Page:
In celebration of World Food Day, the CBC (Canadian Broadcasting Cooperation), University of Toronto and the Toronto Food Policy Council flew Dr. Michael Carolan to Toronto for a lecture and Q&A session. CBC produced a one hour special dedicated to Dr. Carolan’s work and his latest book, No One Eats Alone: Food as a Social Enterprise. The program aired on CBC’s top-ranked “Ideas” show, which dates back to 1965 and covers social issues and much more by gathering thoughts, exploring contexts and making connections.

Story by CBC Radio. Originally published on CBC.

Making a better world with a culture of ‘citizen eaters’

Listen to the full episode54:00

Michael S. Carolan is the author of No One Eats Alone: Food as a Social Enterprise. He gave a public talk in Toronto in the autumn of 2017, and made the following provocative argument: we can change our relationship to food — how’s it’s made, distributed and even consumed — by changing our relationships with each other, and maybe open up the possibility of creating a better world. **This episode originally aired December 1, 2017.

Building a healthier food system and a healthier society

No One Eats Alone: Food as a Social Enterprise by Michael Carolan is published by Island Press, 2017.How many of the meals you ate last week, were at your desk, or during your commute, or at a fast food restaurant? And how many of them did you eat alone? Probably quite a few.  But according to American sociologist Michael Carolan, you never really eat alone. You are the final connection in a deep web of people, many of whom are invisible to you, who are involved in what he calls our “foodscape.”

“I’ve seen first hand the power of food not just around tables, but the power of food to connect communities, and it has inspired me,” says Michael Carolan.

Every meal we eat, Carolan points out, involves farmers, pickers, sorters, breeders, bankers, truckers, distributors, marketers, cooks, and waiters — to name just a few. And he thinks that to solve the problems in our food system — problems of sustainability, nutrition, waste, and worker exploitation — we need to get to know all those people and to find empathy and community with them. It’s from this that we’ll build a healthier food system, and a healthier society.

“I like the idea of a citizen eater, because we’re citizens first, and we have to think about social change beyond just making sure we buy the right stuff. When we talk about food, that also has to have conversations around issues of quality of life, and a liveable wage, and all these things are so intimately intertwined with issues of food that when we get caught up in the nuances of what’s healthy and what’s not, we miss some of these much bigger picture things that I think are incredibly important to creating a vibrant, healthy citizenship. So that’s how I like to think about the issue, and why I like to think about citizens and not just consumers.”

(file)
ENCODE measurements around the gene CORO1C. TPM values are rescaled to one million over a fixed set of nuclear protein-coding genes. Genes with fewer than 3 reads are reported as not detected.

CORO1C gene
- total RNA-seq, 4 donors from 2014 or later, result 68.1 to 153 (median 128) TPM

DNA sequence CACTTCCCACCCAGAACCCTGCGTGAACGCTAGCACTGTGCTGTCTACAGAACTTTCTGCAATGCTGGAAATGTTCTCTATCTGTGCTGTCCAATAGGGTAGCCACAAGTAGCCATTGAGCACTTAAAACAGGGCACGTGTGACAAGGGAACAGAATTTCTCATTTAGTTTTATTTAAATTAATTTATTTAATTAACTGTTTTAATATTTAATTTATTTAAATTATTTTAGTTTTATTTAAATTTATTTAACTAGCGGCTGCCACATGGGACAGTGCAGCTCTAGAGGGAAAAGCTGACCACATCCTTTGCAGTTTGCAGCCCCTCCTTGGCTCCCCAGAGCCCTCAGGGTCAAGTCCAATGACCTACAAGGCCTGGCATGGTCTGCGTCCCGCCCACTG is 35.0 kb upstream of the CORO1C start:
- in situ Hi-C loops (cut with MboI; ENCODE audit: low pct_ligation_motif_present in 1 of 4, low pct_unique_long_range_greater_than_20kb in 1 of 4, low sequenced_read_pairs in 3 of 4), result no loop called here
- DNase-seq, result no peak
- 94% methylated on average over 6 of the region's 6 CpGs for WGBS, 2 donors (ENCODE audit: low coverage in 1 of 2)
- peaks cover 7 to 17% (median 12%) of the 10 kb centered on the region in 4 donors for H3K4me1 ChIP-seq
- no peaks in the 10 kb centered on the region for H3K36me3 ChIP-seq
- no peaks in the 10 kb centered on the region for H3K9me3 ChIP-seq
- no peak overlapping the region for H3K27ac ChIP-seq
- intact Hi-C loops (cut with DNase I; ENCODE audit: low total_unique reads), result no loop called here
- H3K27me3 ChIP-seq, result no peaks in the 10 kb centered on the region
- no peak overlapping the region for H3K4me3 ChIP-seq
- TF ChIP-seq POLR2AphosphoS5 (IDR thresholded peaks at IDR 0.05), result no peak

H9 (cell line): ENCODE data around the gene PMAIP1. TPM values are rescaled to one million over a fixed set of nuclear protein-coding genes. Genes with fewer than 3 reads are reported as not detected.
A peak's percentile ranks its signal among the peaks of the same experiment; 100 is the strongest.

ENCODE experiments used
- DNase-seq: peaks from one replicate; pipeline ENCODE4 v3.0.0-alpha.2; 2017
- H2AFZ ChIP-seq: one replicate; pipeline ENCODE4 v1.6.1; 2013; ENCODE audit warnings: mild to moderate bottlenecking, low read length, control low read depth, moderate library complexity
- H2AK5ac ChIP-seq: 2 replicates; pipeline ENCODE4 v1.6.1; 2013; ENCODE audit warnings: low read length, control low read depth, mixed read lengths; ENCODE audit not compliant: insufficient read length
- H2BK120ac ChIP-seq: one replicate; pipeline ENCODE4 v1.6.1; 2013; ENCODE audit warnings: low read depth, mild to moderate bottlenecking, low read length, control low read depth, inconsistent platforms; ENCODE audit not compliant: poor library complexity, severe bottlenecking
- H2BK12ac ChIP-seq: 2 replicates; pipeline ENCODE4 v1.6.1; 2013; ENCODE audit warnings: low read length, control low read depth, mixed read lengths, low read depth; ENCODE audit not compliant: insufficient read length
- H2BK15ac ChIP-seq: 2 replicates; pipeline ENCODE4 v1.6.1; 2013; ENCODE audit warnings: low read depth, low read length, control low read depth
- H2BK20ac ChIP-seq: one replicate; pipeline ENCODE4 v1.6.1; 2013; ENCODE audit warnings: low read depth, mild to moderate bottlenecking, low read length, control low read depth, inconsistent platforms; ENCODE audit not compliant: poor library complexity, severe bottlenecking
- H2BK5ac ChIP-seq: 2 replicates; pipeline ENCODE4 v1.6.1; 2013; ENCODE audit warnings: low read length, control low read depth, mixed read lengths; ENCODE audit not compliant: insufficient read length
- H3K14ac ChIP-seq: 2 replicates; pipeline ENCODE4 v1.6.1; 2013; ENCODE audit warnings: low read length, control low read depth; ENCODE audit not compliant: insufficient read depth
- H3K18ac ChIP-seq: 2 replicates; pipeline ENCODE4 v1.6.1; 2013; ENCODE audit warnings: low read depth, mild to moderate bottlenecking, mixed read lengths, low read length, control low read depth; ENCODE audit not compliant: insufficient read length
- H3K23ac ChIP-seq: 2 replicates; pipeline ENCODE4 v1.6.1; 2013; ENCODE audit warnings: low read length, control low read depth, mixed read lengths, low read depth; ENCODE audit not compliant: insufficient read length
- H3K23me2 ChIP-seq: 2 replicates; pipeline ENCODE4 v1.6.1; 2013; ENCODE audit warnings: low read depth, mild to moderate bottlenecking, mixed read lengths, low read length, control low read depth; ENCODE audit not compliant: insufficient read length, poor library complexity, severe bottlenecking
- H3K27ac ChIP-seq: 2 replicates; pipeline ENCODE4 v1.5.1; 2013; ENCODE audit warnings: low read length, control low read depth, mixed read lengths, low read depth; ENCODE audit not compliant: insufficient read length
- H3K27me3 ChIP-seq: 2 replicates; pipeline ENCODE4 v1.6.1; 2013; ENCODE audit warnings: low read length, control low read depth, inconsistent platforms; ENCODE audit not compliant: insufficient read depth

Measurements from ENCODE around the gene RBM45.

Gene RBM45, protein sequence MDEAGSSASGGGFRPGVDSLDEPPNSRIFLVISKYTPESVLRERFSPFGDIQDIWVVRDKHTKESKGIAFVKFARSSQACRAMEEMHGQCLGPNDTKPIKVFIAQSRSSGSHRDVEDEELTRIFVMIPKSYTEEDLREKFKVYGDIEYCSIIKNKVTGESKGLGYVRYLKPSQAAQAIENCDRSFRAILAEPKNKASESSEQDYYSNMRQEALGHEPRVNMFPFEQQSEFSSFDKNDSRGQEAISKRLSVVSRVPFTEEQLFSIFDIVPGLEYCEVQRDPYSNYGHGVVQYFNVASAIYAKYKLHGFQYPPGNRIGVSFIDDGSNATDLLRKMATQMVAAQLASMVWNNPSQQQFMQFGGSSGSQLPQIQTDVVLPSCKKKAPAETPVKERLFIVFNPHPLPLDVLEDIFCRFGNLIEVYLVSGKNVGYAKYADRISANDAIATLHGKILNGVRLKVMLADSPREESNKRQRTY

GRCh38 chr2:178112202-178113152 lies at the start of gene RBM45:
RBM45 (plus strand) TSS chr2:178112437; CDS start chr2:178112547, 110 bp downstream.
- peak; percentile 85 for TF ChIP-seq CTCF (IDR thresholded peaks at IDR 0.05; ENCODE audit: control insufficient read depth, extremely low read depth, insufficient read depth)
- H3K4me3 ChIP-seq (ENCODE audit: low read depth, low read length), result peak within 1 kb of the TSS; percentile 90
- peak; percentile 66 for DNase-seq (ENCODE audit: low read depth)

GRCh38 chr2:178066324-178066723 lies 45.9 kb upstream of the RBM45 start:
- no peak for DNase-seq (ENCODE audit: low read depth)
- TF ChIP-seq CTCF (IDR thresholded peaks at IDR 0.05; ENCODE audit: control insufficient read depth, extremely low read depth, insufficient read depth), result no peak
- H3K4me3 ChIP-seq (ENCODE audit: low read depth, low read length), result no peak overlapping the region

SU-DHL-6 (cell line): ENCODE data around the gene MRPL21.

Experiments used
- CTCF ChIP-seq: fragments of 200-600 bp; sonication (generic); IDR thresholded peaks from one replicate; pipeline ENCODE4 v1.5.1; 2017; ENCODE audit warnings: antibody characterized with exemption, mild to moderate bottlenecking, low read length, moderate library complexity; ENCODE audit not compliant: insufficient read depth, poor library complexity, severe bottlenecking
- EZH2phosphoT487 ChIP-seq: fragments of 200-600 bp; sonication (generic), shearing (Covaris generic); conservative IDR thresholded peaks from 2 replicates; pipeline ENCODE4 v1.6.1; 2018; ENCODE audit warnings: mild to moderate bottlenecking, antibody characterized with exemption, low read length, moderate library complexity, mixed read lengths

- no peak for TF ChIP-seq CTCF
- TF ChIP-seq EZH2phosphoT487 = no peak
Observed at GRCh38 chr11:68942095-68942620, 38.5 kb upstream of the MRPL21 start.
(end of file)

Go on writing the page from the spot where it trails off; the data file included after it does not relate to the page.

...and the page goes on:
Michael Carolan says that to solve our food problems, we need to get to know the people in our “foodscape.”

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Michael Carolan says that to solve our food problems, we need to get to know the people in our “foodscape.” 0:28

The power of food to build empathy and community

Michael Carolan’s new book was launched with a public lecture in October at the University of Toronto to celebrate World Food Day.  The talk was sponsored by the Culinaria Research Centre, New College and the Toronto Food Policy Council. In the book he interviews many people from every part of the global “foodscape,” and explores some of the work he’s done trying to connect those people and build empathy and community around food.

“One of the barriers that I’ve discovered when talking to consumers and eaters at farmers’ markets  is their reluctance to buy those foods because they don’t  know how to pick them. They don’t have the experiential knowledge. They know you’re supposed to thump or smell a cantaloupe but they don’t know what they’re supposed to be listening for or smelling for. Experiential knowledge has been reduced to best-buy dates…  We’re missing this other piece about, I’m going to show you how to select fresh fruits and vegetables, or how to smell meat to know that it’s good, or what the glassiness of a fish’s eye ought to look like to know that it’s still fit to eat.  We don’t talk about that.”

After the lecture, there was a lively question and answer session. It led to a rich discussion around several issues: The crisis around aging in farmworkers; How land use, and the “financialization” of farmland is eroding farming communities; How to fill the “knowledge gap” for younger, inexperienced farmers as they begin their careers; And how to bring the benefits of community farming and community building around food to the urban poor.